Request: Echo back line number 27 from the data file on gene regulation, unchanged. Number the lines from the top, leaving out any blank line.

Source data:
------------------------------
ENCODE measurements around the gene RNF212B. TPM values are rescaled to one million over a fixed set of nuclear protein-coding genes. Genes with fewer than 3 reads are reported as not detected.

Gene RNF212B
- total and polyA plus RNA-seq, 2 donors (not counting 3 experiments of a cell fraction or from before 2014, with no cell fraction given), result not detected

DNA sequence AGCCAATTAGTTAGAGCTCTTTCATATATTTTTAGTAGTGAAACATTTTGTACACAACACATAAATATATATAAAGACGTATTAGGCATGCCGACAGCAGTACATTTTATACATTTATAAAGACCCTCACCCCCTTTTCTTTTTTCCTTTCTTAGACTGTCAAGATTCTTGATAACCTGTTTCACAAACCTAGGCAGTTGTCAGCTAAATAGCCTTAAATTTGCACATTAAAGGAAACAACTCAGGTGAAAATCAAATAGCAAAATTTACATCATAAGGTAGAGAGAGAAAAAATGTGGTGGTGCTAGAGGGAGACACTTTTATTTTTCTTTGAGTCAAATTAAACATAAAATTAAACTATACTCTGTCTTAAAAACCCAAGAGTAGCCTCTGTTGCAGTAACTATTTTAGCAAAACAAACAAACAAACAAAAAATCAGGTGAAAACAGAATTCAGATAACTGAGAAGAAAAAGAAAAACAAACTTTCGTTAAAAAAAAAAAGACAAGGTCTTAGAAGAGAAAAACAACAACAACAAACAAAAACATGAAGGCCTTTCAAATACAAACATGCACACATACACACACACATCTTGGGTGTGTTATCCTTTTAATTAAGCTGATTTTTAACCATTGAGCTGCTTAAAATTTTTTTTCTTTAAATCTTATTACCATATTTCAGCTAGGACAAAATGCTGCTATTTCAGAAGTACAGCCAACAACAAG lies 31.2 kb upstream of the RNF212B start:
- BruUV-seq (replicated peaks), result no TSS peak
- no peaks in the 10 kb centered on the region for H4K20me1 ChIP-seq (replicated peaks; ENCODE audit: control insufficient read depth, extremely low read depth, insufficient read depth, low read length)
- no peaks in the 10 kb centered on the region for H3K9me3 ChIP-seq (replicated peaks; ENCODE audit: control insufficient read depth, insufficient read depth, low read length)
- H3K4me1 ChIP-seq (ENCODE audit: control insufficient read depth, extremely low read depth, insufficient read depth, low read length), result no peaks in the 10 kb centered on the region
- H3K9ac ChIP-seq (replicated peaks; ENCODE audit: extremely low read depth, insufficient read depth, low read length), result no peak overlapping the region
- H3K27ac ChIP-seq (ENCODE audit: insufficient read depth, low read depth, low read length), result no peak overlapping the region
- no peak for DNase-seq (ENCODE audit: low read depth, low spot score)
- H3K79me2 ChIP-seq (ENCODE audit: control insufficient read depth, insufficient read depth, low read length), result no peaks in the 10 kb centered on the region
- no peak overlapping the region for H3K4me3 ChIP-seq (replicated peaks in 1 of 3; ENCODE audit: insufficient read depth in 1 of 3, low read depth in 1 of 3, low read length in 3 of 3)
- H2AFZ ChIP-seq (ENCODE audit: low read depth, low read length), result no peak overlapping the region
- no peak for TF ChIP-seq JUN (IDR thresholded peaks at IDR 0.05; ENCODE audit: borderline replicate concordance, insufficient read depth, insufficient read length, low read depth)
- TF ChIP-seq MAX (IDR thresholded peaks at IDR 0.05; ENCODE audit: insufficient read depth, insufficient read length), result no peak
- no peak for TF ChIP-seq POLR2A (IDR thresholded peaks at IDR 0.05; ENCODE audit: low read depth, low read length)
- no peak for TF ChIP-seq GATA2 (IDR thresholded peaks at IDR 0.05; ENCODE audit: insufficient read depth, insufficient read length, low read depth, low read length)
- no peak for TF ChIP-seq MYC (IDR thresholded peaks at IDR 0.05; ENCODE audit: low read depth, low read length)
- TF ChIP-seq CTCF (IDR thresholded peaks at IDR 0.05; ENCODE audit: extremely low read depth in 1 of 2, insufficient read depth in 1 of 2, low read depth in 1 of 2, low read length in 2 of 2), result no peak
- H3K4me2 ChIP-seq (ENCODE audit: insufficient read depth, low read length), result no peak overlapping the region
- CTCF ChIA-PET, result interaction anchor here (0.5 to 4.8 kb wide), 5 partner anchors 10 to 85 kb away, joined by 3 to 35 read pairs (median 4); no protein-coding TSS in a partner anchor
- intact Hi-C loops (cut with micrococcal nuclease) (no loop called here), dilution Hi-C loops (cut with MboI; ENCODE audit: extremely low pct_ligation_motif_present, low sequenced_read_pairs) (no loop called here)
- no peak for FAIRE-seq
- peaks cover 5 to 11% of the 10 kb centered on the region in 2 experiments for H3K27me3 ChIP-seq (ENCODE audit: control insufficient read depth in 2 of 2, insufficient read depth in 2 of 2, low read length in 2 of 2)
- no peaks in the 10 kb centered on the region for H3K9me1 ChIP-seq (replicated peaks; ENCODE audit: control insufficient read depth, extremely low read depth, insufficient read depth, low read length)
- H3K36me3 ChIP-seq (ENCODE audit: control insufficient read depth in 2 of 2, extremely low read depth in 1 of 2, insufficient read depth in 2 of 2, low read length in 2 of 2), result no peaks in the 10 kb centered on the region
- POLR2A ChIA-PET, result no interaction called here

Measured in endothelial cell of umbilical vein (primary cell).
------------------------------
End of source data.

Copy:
- H3K36me3 ChIP-seq (ENCODE audit: control insufficient read depth in 2 of 2, extremely low read depth in 1 of 2, insufficient read depth in 2 of 2, low read length in 2 of 2), result no peaks in the 10 kb centered on the region